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In this report, we provide insights about what's top of mind for shoppers – from how different generations are spending, to the uptick in discounted buys. And returns? Don't worry, we've got that covered too.
Our focus is on October 1, 2022, to September 30, 2023. We're stacking it up against the same period from the previous year, to keep things interesting.
Meet the typical
To understand the differences between generations, channels, and genders, we need to understand the base reference: the everyday Nordic consumer in the retail space in 2023*.
Generational approach to shopping
Generational differences in consumer behavior are shaping the retail industry. It's essential to understand each generation, as varying influences shape their spending habits and priorities.
See below how the report age bracket taps into the different generations.
Gen Z is a digitally native, socially conscious generation that values authenticity and experiences. They shop more often than other age groups. However, they have less money to spend. They typically buy fewer, yet pricier items. Their approach? Value in quality, not quantity.
The Selective Spender
The new nesters
Millennials, typically in their late 20s to 30s, are often navigating career growth, settling into family life, or exploring home ownership. Late millennials in their late 30s are further along in their careers and family situations, buying more items per receipt than younger millennials, potentially because they shop for more people in the household.
Millennials are among the most frequent shoppers, only surpassed by those aged 18-25. Financially, they take the lead, spending almost 8% more per purchase than the average Nordic shopper.
The Value Hunter
Generation X, usually in their 40s to late 50s, often manage multi-person households and juggle family and career priorities. They spend more on each shopping trip than the average Nordic shopper, emphasizing value for money. This means more items per receipt, often shopping for the entire household, reflecting their life stage and responsibilities.
Young baby boomers
These are typically transitioning into retirement or optimizing their later career stages. When it comes to shopping, they visit stores slightly less frequently than the average Nordic shopper and spend slightly less on each purchase. This could be indicative of their preference for value, possibly stemming from managing household needs or preparing for post-retirement life, or just a sign that they already have what they need.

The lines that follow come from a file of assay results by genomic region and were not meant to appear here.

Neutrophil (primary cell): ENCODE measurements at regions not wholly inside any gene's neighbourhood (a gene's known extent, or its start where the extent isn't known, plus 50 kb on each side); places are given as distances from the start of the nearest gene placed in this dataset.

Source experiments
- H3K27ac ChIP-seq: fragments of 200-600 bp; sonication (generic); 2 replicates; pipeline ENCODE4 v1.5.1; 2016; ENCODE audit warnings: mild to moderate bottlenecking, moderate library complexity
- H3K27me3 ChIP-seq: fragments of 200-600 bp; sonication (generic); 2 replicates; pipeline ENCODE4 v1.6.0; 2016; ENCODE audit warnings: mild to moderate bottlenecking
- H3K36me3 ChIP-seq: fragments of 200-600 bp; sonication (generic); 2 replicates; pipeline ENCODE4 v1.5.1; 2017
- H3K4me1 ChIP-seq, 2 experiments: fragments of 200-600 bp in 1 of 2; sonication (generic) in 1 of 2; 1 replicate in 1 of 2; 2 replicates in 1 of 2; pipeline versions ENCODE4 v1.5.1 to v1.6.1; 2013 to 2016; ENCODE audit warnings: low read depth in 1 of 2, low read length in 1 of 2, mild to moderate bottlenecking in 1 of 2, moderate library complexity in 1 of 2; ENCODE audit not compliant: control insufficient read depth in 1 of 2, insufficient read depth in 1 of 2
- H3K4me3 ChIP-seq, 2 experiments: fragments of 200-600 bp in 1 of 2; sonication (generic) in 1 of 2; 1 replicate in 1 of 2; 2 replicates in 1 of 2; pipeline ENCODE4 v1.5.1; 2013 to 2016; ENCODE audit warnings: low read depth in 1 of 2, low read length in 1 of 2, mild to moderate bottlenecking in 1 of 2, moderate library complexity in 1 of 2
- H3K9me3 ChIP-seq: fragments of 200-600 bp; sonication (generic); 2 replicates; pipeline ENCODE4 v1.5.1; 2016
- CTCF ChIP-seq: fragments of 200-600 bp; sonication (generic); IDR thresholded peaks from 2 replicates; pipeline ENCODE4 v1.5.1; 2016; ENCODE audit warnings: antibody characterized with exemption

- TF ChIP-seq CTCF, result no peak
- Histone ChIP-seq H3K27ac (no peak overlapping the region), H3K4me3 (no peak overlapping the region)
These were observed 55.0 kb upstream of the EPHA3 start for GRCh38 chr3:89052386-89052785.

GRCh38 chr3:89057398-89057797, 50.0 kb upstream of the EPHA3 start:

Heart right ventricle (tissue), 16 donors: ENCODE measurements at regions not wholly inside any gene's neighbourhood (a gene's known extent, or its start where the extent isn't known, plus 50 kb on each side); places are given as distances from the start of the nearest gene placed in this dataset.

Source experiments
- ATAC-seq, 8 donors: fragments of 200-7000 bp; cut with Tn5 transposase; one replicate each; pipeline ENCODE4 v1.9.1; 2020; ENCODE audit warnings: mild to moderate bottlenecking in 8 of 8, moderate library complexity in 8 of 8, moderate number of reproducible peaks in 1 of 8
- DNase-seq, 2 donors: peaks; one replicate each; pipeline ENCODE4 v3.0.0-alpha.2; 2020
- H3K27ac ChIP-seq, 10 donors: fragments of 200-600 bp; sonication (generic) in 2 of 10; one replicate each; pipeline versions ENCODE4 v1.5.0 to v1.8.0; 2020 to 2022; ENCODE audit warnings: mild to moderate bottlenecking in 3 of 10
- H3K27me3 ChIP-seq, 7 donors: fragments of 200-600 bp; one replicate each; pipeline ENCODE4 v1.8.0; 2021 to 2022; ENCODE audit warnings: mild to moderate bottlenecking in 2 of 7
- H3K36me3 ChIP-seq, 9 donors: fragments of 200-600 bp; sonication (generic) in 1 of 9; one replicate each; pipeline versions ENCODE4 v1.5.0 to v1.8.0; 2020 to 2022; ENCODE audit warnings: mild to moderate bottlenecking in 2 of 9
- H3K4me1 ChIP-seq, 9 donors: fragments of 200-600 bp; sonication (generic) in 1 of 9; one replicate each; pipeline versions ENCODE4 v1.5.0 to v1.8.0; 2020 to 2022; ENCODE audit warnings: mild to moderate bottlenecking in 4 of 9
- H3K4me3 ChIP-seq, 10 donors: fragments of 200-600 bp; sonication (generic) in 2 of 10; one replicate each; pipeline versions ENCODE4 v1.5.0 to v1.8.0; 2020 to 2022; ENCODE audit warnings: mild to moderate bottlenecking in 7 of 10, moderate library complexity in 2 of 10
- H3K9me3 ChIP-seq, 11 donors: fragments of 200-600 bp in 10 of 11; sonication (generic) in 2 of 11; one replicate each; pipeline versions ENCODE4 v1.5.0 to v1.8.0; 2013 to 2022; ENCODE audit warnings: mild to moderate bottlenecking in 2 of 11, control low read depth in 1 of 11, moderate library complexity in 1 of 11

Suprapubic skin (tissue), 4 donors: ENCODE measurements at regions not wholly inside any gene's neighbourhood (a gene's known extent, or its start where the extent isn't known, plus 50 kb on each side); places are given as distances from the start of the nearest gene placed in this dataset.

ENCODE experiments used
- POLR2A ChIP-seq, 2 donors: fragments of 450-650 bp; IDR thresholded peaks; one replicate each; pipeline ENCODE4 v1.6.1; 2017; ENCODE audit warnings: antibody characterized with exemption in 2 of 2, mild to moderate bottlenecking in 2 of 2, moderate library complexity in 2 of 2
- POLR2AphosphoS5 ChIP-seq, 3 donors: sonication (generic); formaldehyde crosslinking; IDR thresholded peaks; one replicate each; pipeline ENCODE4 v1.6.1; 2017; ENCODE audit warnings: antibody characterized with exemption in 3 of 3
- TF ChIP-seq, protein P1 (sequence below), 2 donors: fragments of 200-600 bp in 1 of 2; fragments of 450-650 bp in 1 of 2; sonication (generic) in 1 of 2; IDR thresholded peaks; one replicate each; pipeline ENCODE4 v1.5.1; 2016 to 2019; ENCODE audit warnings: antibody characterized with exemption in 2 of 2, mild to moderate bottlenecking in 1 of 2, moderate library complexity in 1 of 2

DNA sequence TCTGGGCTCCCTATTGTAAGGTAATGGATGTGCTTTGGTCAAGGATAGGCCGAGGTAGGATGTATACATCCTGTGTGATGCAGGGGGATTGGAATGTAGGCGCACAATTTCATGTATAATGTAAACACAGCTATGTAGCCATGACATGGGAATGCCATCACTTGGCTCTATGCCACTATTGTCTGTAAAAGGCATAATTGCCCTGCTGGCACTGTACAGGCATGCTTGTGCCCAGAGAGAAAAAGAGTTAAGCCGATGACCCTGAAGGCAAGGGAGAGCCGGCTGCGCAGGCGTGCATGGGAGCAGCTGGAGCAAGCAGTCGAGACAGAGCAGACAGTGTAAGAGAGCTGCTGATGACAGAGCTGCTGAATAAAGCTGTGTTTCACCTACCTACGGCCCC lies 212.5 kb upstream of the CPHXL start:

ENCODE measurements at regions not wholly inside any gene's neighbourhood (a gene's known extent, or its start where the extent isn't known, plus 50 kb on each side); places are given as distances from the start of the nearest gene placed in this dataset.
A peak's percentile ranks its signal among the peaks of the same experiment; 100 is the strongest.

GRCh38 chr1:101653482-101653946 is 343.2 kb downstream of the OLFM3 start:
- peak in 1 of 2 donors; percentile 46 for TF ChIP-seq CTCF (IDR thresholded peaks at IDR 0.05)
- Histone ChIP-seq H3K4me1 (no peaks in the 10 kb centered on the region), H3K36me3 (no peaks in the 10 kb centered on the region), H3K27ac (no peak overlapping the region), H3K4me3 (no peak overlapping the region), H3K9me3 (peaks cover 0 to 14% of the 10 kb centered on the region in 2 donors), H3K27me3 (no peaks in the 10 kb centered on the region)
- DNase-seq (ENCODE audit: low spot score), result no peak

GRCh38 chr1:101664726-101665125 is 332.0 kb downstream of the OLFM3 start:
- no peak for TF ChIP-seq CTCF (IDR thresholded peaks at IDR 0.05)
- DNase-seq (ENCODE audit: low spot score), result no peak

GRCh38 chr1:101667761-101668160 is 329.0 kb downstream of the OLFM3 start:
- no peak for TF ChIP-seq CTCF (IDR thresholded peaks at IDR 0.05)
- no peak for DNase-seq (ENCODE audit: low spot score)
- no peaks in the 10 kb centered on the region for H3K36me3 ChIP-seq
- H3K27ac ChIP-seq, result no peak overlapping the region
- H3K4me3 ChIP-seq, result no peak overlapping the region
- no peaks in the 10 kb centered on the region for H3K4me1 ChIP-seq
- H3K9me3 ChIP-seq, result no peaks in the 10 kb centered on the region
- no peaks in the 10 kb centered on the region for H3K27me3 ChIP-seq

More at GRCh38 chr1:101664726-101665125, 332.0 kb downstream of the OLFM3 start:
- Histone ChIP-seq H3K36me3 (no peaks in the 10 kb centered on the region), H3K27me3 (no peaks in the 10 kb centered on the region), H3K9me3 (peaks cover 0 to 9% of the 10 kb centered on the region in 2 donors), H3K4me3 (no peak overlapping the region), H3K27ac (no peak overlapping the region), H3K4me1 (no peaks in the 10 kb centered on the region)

The Stability Seekers
Consumers aged 65 and older, typically in their post-retirement phase, are adapting to new life rhythms and often tighter budgets. Their shopping patterns reflect this. While their shopping frequency aligns with other age groups, they spend 20% less per purchase and buy 10% fewer items. This might hint at their focus on selectivity and value, in tune with their current life stage.
The Seasoned Saver
Men vs. Women’s shopping habits
In exploring the retail landscape, we must pay attention to the different shopping habits of men and women. Let us dive into the data that differentiates their shopping behaviors.
The gender gap in spending
Despite men and women hitting the stores equally frequently, their shopping baskets tell different tales. Men consistently opt for pricier selections, reflected by their average receipt values being a staggering 66% higher than women's. While they do pick up more items — but only 7.5% more than women — it is evident their choices lean towards higher-value products.
Online or in-store?
In the age-old debate of online vs. in-store shopping, both men and women are showing a slight tilt towards online shopping, both in terms of monthly shopping frequency and the amount spent on each purchase, perhaps favoring e-commerce for its convenience and variety.
Despite shared preferences for where they shop, it’s clear that men and women are spending money differently.